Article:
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ChrisGraley (29.87)

Who needs money laundering?

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July 17, 2009 – Comments (1)

While researching my new life as a perpetual traveller, I started looking into owning my own bank. Believe it or not this can be down with less than $10,000 including the software for managing accounts, wire transfers ect...

Now if I go with the cheap option, The bank will be targeted by the US for possible money laundering and rightly so. The countries selling these things are selling them to crooks. But if I'm not actually doing that, it could be valuable investment. There are other more respectable options to be had in other countries that I've found for about $150,000.

Here's what makes this a good investment. The ability to create money! Not at the reserve levels that US banks do it, but even if I have a reserve rate of 50%, I can still make money hand over fist. The reason is kind of like arbitrage. I simply charge myself 1% over my bank's borrowing rate for the loan. (Banks that don't make money get investigated and closed) I invest both my reserves and my loan into something conservative that will beat that interest rate. If I have 50% reserves and the loan costs are as much as 4% I can make money if the total investment of my reserves and proceeds are only 3%. If you don't believe me, do the math! Now, even though I only make about 1% in that scenario, there are 7 very huge things in my favor to make this a great investment.

1) The ability to modify the terms of my loan. After all, I know me and I think that I'm a good guy. I can extend the time of the loan to lower my loan payments at any time.

2) Inflation! As a borrower, it's much better for me to pay back a buck that is currently only worth 75 cents.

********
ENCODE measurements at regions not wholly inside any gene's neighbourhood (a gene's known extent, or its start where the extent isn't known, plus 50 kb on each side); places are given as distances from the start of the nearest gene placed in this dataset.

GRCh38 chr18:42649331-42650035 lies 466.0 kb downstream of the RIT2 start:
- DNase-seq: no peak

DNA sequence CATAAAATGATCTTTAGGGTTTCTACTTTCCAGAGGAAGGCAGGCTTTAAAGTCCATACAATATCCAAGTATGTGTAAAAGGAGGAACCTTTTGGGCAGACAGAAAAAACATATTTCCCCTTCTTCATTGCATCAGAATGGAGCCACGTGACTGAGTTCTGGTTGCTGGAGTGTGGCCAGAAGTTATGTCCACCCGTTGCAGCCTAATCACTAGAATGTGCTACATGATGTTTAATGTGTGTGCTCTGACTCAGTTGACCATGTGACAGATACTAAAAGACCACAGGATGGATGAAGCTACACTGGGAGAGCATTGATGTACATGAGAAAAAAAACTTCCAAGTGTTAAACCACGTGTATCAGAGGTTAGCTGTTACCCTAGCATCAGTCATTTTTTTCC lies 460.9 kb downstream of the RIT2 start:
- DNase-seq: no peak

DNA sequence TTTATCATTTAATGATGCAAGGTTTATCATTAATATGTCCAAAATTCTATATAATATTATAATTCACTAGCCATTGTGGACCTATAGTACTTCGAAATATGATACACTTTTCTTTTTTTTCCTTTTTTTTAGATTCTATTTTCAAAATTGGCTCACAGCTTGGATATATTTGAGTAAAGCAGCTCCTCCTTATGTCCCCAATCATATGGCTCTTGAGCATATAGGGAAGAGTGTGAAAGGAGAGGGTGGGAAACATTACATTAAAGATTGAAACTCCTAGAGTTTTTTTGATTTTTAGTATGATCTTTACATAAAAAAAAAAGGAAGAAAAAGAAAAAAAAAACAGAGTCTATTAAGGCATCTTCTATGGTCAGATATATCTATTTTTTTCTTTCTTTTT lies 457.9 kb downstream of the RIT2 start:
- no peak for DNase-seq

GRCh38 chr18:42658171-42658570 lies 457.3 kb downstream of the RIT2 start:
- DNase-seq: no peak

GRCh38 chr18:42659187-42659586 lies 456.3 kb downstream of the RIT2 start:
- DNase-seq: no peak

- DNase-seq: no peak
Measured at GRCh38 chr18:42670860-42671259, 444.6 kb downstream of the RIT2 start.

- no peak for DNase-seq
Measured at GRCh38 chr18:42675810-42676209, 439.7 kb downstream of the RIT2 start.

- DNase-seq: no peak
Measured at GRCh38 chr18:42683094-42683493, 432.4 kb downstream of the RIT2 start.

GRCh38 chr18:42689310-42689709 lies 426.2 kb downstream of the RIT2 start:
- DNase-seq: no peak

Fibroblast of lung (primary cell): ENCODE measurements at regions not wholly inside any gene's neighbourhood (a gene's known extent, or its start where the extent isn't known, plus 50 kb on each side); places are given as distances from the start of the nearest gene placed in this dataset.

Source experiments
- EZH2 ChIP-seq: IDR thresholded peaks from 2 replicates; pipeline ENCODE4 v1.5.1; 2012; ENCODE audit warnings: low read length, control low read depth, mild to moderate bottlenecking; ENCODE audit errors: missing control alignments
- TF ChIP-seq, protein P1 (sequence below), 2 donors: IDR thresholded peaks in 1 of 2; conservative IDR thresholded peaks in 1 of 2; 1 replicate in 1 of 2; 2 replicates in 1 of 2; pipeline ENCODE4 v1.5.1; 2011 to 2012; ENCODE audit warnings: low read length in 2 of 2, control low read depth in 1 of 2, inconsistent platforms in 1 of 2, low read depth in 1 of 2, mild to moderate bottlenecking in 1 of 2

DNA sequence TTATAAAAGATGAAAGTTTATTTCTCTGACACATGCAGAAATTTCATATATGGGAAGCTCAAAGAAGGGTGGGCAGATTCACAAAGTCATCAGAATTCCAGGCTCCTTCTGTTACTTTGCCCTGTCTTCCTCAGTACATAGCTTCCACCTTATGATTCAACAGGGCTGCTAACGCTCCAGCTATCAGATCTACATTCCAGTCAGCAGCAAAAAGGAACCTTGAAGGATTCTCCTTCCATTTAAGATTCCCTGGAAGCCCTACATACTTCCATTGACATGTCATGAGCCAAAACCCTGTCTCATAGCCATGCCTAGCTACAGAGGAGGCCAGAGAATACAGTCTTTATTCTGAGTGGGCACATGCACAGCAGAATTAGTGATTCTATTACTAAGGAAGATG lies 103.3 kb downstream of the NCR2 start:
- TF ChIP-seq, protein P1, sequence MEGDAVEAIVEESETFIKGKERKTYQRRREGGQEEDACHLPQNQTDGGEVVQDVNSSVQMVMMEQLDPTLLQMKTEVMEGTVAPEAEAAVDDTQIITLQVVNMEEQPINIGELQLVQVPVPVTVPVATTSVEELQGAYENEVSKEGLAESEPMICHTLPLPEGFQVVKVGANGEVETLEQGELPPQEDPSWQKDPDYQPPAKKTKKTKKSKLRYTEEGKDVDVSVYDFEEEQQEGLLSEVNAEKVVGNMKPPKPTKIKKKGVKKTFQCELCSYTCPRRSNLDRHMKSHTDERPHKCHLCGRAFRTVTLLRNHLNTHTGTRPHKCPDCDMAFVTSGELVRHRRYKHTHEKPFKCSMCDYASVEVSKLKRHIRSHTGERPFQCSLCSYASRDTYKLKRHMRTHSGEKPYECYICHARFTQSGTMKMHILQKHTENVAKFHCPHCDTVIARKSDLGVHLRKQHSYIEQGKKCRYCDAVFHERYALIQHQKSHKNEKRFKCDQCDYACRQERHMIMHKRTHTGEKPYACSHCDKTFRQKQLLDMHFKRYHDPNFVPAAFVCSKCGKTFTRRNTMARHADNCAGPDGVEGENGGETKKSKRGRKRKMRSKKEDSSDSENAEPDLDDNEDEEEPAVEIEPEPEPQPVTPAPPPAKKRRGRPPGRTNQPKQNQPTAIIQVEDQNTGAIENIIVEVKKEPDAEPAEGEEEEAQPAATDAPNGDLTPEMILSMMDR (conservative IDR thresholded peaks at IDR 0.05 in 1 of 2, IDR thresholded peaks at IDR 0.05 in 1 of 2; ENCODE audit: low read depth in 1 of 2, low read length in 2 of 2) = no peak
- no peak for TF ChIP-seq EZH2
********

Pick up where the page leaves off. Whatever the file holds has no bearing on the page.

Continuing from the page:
3) Expanding reserves! This is where the real money is made! It pays for me to pay each loan off as quick as I can. When I do that, my reserves more than double and I can loan myself more than twice as much.

4) I can expand this to as many other investors that I want, and make an easy 1% off of their deposits as well. I treat them as most banks treat secured credit card holders. They can only borrow up to the amount that they have on deposit. They can't withdraw the deposit until the loan is paid and both the deposit and loan proceeds will be invested by the bank in the same type of investments. Of course, if those investments sour, I can modify them the same as I do my own loans. Man I'm a friendly bank!

5) Since I have 100% reserves for all those other guys, I have excess reserves to loan myself. I don't think it would be a good idea to borrow against much of those excess reserves, but I think I could borrow 10% - 20% of those and still avoid risk.

6) Diversification is much easier when you control both sides of the economic situation. At this point I'm acting kind of like a market maker and I can allow my depositors to invest in slightly riskier investments. If one guy is bullish on oil, I can offset his investment with another guy that's bearish. The winner of that bet will pay off his loan quicker and get to try something new. The loser will get his loan adjusted to last longer, but adjusted to something that he is able to pay. I have complete control over what both guys invest in and the proceeds of both investments still go to the bank. They trade some of their investment freedom for a margin account from a bank that is still very friendly to them when they lose.

7) Once the bank gets big enough, I can take myself out of the equation entirely. As long as I have an equal weight between winners and losers, my bank should prosper. Once I take myself out of the equation, I have 100% reserves, so I can easily use those reserves to hedge risks. Being a friendly bank seems to me to be a lot more profitable in the long run than being a normal US bank.

As always, if you see a flaw in my logic, please post.

 

1 Comments – Post Your Own

#1) On July 24, 2009 at 12:26 PM, robstuck (< 20) wrote:

you have to get a bank license.. which is nearly impossible right now.

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